840 Hutchinson Part 2

The conclusion to John Scales’ life was pretty blue. In a more expressive sense, the blues are alive and well at 840 Hutchinson.

 

 

(Dr. Seuss house quote)

 

That’s Terry. He’s the current homeowner, a Grammy award-winning songwriter, and one of the coolest, most eccentric guys I’ve had the opportunity to meet. He oozes the Blueses. He helped Blues legend - Muddy Waters - put the Unk in Funk

 

(Unk in Funk song)

 

Now it’s one thing to read about a certain home through newspaper articles, but its another to get it first-hand, go inside the homes and speak with homeowners. But how? I decided to write a letter, state my case, and ask if they wanna sit down and talk about their home. I put that letter in every mailbox along Hutchinson Street. Luckily, Terry was kind enough to reply.

 

He grew up on the west side back in the 60s at the corner of Farragut and California. Back then, there weren’t any video games and only a couple TV channels. So for fun, him and his childhood friends rode their bikes to the lake. They’d usually go swimming at Foster Beach, but Terry always made sure he rode past his favorite house, never imagining that one day he’d own it.

 

(Landmark recording)

 

I asked him what it was like in Uptown back in the day. He mentions the first job he had working across from the Aragon Ballroom. Keep in mind, when listening to this next bit, Terry is only 12 years old.

 

(Job at Parking garage)

 

He graduated from the University of Illinois. I asked him what he went to school for, he said (“For staying out of Vietnam” quote *found in beginning of ‘College’ clip*)   He majored in Communications and Advertising. After graduating, he got a job scripting commercials for brands like Charlie the Tuna, Jolly Green Giant, Morris the Cat, Aunt Jemima Pancake Syrup, and Kleenex Tissues.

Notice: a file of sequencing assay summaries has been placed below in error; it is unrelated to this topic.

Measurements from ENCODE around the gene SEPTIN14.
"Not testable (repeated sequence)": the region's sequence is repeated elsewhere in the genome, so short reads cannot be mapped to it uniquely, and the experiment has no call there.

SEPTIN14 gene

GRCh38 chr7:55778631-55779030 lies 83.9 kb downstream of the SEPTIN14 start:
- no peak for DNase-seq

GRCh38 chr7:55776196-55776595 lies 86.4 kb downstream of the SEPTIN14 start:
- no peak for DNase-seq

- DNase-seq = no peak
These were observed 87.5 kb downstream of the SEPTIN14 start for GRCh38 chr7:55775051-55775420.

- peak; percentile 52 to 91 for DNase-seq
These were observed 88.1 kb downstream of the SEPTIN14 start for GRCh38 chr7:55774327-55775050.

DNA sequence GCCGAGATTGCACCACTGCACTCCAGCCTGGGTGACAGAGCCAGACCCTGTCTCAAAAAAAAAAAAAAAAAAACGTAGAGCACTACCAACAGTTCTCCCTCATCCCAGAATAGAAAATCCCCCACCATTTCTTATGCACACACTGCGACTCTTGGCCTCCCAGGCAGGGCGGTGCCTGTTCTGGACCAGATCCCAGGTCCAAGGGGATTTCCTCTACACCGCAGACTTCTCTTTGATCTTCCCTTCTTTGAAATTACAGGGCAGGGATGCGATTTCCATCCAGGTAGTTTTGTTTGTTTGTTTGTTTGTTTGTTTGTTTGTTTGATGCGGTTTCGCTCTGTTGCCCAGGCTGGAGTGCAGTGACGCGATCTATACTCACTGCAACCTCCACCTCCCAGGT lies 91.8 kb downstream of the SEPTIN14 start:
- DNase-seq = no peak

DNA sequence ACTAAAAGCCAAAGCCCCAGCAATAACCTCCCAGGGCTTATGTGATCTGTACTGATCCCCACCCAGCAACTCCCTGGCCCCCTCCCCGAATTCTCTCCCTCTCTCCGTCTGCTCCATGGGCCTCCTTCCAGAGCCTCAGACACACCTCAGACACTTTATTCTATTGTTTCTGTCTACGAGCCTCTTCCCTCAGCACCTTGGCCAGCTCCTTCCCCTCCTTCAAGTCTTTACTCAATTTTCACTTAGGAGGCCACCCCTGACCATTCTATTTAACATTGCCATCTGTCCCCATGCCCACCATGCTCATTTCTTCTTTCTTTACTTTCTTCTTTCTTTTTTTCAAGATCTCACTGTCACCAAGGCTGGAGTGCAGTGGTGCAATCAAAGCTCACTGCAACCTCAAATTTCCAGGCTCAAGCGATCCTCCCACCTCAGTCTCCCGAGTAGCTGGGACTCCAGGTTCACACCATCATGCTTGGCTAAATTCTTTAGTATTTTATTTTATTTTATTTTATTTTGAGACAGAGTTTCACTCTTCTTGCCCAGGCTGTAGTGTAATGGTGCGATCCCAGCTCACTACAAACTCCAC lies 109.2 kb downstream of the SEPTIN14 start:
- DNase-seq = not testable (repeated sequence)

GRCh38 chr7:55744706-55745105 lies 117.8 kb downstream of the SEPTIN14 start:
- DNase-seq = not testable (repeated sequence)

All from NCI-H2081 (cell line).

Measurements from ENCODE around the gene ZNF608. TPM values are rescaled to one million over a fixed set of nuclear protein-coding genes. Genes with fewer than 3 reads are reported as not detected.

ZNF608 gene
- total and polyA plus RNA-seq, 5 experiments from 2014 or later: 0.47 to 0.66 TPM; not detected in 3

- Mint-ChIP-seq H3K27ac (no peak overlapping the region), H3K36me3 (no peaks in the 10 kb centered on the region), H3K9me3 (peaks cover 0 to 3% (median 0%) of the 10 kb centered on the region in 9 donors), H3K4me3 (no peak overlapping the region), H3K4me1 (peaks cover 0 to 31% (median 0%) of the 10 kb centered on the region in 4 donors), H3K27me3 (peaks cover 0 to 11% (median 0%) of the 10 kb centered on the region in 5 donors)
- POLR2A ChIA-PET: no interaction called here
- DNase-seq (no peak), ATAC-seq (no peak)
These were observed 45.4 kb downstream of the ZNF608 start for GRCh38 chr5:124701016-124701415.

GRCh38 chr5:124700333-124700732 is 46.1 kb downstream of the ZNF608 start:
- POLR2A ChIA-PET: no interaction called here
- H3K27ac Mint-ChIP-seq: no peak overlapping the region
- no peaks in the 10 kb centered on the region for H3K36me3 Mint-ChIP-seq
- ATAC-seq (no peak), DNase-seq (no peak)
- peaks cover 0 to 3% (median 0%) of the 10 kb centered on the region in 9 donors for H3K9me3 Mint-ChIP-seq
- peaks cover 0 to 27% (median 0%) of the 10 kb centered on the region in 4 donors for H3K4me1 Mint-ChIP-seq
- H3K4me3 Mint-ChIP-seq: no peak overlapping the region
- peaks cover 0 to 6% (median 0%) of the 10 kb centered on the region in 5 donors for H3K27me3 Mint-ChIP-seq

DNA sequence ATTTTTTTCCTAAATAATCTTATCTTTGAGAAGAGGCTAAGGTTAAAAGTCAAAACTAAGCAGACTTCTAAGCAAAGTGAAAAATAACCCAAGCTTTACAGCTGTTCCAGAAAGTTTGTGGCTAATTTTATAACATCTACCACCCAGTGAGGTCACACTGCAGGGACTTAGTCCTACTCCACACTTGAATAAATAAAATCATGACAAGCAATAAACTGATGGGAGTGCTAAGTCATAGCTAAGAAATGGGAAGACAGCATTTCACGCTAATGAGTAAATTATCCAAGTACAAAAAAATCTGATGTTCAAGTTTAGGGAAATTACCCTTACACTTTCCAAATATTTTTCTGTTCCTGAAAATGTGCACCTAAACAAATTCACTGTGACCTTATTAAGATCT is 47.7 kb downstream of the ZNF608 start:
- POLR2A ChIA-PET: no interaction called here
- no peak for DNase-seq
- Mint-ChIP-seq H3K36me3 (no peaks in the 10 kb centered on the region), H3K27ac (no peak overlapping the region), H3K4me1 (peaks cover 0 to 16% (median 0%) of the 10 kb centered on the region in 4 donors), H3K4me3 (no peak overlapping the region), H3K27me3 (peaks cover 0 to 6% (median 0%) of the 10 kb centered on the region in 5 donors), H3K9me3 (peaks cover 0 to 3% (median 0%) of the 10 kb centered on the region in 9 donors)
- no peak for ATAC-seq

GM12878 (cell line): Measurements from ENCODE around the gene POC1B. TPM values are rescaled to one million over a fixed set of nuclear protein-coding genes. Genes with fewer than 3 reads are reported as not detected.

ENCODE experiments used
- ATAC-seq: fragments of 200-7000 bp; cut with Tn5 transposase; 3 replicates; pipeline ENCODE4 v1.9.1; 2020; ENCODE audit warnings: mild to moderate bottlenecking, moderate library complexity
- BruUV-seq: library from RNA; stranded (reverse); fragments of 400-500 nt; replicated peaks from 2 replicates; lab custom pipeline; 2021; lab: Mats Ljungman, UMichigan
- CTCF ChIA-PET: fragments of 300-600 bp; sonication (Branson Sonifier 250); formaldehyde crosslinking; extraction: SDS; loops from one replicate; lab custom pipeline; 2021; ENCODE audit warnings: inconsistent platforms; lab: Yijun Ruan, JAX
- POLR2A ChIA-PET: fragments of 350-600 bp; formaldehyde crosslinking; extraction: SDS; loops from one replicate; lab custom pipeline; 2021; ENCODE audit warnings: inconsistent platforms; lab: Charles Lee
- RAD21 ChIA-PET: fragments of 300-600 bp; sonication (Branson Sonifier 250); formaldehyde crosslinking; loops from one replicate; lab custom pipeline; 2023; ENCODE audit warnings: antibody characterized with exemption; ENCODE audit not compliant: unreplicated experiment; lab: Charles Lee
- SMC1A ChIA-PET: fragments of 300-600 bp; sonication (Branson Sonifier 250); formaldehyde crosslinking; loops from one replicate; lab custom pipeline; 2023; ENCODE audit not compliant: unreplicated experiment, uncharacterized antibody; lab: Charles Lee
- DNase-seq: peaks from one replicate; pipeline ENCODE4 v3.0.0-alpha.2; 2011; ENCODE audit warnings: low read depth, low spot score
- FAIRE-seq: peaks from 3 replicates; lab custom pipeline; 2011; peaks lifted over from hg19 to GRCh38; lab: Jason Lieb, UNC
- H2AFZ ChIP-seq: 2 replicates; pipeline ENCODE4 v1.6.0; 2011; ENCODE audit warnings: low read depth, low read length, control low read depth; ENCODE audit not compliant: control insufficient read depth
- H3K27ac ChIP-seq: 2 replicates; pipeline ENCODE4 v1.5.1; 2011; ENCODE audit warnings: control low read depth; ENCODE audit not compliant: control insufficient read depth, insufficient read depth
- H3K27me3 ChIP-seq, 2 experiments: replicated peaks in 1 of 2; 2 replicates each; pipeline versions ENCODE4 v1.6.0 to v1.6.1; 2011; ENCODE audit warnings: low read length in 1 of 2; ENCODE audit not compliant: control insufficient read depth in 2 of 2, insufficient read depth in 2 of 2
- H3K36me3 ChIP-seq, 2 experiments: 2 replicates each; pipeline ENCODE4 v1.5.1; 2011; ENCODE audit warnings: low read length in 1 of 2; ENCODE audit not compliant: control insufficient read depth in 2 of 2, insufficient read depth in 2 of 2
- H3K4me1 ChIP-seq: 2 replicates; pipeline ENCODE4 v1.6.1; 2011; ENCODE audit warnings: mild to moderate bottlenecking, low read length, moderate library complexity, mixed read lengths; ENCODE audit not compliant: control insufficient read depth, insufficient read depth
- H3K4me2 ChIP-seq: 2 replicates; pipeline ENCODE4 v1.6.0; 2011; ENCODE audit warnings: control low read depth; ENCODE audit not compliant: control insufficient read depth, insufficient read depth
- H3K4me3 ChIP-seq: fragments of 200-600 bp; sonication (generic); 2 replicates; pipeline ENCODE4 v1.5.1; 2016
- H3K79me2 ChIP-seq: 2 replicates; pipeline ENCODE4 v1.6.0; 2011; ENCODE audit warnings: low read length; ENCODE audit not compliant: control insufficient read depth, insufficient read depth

Then he moved to San Francisco. He caught his big break and started writing Levi’s commercials. Then he started writing music for those ads. Some of you might remember catchy radio hits like this...(Chambers Brothers - Levi’s Cords) Why can’t we still have jingles like that? I think Terry needs to get his old gig back. Bring some relief to the overly obnoxious radio commercials nowadays.

 

(:44-1:00 into College clip - Already written 3 songs for Muddy)

 

22 years old! And working with one of the most iconic Blues legends ever. Shortly thereafter, he found George Thorogood playing for drinks at a Blues bar in Boston. Terry loaned George the money to buy his first electric guitar. He also loaned him his couch to live on for the whole summer. George and Terry ended up writing the Boston Celtics basketball fight song. It was the first ever vinyl recording of George Thorogood and the Destroyers.

 

(Boston Celtics fight song)

 

Muddy Waters was Terry’s biggest inspiration. He adored him. (College/LA/Muddy 2:04-2:28 mark)